, , , , , ,

Every year, schools all over the country celebrate “homecoming.”  I can honestly say that while I have attended several of my college homecoming festivities (we live in the same town, after all), I have not attended my high school’s celebrations since I graduated.  I could easily blame the confusion around St. Charles High School becoming St. Charles East and a new high school being added – St. Charles North (who came up with the idea of East and North as the differentiators anyway?  Why not East and West or North and South or even St. Charles Orange and St. Charles Black (reminiscent of the brief flirtation with Superman Red and Superman Blue that DC comics has had)?), but that wouldn’t really be accurate.

The truth is that a homecoming is when you come back to a place where you feel you belong.  I graduated at the age of 16 from a high school where I never really fit in to begin with.  I went away to a college (of my choosing) six hundred miles, two states, and one gigantic cultural leap away because I wanted to get away from everything.  Within two years I was spending breaks away from there and within three I was staying there for the summer.  I had moved on, and my “home” (family, friends, hometown) were left behind.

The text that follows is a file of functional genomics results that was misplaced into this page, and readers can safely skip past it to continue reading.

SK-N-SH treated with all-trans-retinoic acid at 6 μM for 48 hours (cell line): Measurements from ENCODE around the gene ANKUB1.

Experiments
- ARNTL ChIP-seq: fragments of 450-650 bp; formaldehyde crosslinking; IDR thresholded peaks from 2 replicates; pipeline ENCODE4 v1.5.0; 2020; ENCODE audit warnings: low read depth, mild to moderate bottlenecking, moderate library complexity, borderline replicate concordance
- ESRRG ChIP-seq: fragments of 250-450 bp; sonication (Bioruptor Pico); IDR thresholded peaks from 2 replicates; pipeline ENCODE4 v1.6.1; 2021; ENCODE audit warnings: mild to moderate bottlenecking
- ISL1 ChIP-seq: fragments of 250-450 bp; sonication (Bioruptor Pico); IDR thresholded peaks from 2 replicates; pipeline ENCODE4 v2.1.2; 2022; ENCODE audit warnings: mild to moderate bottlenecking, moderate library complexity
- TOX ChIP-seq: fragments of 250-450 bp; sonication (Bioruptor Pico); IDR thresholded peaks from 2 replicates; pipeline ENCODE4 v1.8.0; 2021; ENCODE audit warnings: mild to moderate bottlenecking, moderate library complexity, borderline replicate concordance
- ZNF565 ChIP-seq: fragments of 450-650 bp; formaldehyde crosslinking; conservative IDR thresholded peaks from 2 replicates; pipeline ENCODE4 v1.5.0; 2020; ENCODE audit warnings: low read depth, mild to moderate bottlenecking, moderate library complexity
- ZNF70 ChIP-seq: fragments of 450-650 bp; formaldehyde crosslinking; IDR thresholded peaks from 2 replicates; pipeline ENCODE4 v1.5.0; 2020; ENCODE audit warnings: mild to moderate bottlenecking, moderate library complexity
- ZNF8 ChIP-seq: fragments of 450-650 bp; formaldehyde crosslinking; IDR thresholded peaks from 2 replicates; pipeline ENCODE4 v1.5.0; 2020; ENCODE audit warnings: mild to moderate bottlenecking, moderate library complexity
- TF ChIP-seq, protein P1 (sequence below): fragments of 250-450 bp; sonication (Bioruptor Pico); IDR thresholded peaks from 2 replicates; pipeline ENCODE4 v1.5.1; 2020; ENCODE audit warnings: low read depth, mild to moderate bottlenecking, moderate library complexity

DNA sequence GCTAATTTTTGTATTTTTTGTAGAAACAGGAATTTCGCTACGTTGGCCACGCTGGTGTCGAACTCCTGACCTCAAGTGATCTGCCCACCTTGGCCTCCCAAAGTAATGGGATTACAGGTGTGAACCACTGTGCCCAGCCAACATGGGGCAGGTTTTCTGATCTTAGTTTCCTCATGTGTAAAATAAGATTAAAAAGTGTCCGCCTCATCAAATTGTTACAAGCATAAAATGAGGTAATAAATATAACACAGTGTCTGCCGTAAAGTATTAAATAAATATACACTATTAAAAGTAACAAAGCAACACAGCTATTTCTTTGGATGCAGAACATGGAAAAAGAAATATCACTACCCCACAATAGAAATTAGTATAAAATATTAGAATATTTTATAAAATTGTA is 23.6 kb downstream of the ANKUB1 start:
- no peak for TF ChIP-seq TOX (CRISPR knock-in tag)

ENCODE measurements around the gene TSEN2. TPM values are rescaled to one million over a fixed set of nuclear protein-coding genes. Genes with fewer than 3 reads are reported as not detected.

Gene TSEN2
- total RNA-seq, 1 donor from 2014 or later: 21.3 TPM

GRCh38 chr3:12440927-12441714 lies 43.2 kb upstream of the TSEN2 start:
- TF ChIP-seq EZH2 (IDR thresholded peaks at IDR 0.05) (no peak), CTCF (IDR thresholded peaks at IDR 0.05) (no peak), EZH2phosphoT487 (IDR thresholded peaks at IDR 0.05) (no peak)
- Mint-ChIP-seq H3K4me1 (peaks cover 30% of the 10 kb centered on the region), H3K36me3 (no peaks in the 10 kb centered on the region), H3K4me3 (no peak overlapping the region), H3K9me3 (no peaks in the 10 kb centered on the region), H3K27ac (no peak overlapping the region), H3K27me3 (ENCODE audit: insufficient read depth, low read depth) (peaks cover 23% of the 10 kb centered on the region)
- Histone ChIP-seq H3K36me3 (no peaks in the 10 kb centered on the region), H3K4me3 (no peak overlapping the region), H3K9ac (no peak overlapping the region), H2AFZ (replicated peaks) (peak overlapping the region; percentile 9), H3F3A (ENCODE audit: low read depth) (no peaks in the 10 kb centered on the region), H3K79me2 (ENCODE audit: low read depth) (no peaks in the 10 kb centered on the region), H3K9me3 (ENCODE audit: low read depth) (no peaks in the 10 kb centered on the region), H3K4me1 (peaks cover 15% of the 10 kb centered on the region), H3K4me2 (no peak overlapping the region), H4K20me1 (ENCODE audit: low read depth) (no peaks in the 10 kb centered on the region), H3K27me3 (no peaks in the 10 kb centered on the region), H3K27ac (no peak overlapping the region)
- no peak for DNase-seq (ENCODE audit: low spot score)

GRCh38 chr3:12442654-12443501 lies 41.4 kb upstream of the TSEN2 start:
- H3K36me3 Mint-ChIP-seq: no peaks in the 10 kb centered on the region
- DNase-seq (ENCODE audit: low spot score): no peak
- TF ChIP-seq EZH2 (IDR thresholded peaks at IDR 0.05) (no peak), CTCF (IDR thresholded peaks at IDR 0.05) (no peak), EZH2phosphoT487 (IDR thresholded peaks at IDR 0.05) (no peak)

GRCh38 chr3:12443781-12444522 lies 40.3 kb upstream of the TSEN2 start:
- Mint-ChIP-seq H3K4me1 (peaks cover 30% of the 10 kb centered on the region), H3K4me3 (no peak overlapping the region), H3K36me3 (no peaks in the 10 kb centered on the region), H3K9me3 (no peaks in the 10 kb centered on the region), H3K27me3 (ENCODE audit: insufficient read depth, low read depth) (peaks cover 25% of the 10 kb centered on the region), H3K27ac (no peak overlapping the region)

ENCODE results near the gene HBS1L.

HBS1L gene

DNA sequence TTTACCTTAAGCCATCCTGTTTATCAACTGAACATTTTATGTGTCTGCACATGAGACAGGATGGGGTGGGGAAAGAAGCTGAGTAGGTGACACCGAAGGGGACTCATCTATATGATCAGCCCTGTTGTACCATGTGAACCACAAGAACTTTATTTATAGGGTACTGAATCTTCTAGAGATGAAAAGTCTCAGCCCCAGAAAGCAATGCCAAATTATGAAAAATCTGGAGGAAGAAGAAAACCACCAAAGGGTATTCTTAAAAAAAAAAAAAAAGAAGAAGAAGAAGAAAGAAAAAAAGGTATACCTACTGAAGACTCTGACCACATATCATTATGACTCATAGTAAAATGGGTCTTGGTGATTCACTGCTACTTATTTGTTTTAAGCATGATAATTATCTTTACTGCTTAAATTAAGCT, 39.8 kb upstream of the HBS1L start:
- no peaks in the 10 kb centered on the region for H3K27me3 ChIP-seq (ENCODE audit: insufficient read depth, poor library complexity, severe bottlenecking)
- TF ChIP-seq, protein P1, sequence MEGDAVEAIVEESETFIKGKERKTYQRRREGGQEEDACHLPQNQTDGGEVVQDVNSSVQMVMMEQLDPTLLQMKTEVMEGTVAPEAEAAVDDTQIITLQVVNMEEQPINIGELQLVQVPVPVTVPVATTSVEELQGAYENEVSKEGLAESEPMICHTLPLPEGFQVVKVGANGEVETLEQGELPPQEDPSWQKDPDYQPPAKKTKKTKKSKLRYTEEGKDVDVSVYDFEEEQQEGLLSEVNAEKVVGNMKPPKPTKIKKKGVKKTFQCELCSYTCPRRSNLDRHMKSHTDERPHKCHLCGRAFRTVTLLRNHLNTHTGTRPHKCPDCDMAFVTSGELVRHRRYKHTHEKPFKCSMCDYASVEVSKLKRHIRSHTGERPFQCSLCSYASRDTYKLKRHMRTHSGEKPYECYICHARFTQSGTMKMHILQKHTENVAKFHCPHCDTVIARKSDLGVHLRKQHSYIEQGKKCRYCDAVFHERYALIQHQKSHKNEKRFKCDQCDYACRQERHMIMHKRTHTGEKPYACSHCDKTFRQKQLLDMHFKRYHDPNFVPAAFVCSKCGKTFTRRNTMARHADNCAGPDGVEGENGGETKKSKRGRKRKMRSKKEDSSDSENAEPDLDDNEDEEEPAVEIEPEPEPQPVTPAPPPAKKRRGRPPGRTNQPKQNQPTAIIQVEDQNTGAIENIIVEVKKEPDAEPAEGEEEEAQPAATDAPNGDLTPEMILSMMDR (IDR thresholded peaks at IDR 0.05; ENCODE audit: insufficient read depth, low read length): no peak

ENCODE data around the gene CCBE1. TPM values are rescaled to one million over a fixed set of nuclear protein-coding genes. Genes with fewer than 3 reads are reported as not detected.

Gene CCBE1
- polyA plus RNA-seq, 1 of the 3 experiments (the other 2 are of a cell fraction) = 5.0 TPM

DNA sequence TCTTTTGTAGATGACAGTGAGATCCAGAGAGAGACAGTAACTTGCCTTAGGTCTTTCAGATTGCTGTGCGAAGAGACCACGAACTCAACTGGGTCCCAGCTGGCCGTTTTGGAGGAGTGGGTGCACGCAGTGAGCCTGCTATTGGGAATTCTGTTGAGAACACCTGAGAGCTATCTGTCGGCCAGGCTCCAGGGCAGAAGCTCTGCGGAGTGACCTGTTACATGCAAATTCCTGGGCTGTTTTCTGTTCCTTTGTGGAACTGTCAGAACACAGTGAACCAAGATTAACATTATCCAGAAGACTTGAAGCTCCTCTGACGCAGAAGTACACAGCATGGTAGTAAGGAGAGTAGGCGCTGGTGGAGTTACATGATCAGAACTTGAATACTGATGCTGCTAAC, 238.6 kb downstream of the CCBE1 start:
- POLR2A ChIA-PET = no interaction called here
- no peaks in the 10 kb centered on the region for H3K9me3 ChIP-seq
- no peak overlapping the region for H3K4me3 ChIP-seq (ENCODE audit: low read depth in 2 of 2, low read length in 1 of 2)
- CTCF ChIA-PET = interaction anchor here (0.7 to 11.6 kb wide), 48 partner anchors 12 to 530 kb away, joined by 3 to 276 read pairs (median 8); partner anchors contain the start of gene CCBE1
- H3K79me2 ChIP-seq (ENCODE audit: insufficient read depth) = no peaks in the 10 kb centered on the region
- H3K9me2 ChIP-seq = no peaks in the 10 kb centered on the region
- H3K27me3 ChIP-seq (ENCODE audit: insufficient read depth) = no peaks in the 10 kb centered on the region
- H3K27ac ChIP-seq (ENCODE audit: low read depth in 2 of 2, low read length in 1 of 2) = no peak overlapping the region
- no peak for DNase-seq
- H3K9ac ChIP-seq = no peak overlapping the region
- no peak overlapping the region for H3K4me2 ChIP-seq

I found a wonderful woman to marry, and this necessitated returning home with her to introduce her to the family.  Being reintroduced to my former surroundings helped give me a new appreciation for the good parts and also helped remind me of the reasons I wanted to leave in the first place.  Since then, my family has made it a point to get together once or twice a year every year even though we are scattered (my 5 siblings and I live in 6 different states that aren’t even all contiguous).

Why did I even write this?  Well, every year the small congregation where I attend holds a homecoming and this year it happened yesterday.  The usual crowd of 30-40 swells to double or triple its normal size (it has on a few occasions topped 100).  People come from far and wide to “come home” to a place they felt like they belonged.

This is all a shadow of our ultimate homecoming.  At the end of our lives, we our bodies will return to the dust and our spirits will return to God who gave them (Ecclesiastes 12:7).  On that day, we will all ultimately end up going to a permanent home of our own choosing, based on the deeds we have done (Revelation 20:11-15, Matthew 25:31-46).  What kind of home are you preparing for yourself in that homecoming?